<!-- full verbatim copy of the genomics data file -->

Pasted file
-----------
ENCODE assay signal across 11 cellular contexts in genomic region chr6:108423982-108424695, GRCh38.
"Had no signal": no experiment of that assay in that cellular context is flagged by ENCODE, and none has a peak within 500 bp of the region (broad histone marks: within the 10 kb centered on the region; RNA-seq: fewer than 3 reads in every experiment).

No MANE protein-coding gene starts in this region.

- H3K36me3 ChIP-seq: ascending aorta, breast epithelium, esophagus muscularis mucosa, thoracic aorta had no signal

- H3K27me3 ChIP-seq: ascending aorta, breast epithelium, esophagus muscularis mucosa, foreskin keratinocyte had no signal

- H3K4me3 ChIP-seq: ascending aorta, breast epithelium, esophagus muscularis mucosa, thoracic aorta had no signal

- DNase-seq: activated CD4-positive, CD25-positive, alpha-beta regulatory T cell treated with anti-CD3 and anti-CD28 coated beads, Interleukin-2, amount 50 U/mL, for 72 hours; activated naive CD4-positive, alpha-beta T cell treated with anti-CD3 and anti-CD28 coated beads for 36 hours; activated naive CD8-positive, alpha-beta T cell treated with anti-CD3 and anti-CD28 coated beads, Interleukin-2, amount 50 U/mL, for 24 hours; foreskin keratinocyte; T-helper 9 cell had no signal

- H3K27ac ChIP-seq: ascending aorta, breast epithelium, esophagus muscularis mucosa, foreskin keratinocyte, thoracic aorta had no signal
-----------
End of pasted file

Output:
ENCODE assay signal across 11 cellular contexts in genomic region chr6:108423982-108424695, GRCh38.
"Had no signal": no experiment of that assay in that cellular context is flagged by ENCODE, and none has a peak within 500 bp of the region (broad histone marks: within the 10 kb centered on the region; RNA-seq: fewer than 3 reads in every experiment).

No MANE protein-coding gene starts in this region.

- H3K36me3 ChIP-seq: ascending aorta, breast epithelium, esophagus muscularis mucosa, thoracic aorta had no signal

- H3K27me3 ChIP-seq: ascending aorta, breast epithelium, esophagus muscularis mucosa, foreskin keratinocyte had no signal

- H3K4me3 ChIP-seq: ascending aorta, breast epithelium, esophagus muscularis mucosa, thoracic aorta had no signal

- DNase-seq: activated CD4-positive, CD25-positive, alpha-beta regulatory T cell treated with anti-CD3 and anti-CD28 coated beads, Interleukin-2, amount 50 U/mL, for 72 hours; activated naive CD4-positive, alpha-beta T cell treated with anti-CD3 and anti-CD28 coated beads for 36 hours; activated naive CD8-positive, alpha-beta T cell treated with anti-CD3 and anti-CD28 coated beads, Interleukin-2, amount 50 U/mL, for 24 hours; foreskin keratinocyte; T-helper 9 cell had no signal

- H3K27ac ChIP-seq: ascending aorta, breast epithelium, esophagus muscularis mucosa, foreskin keratinocyte, thoracic aorta had no signal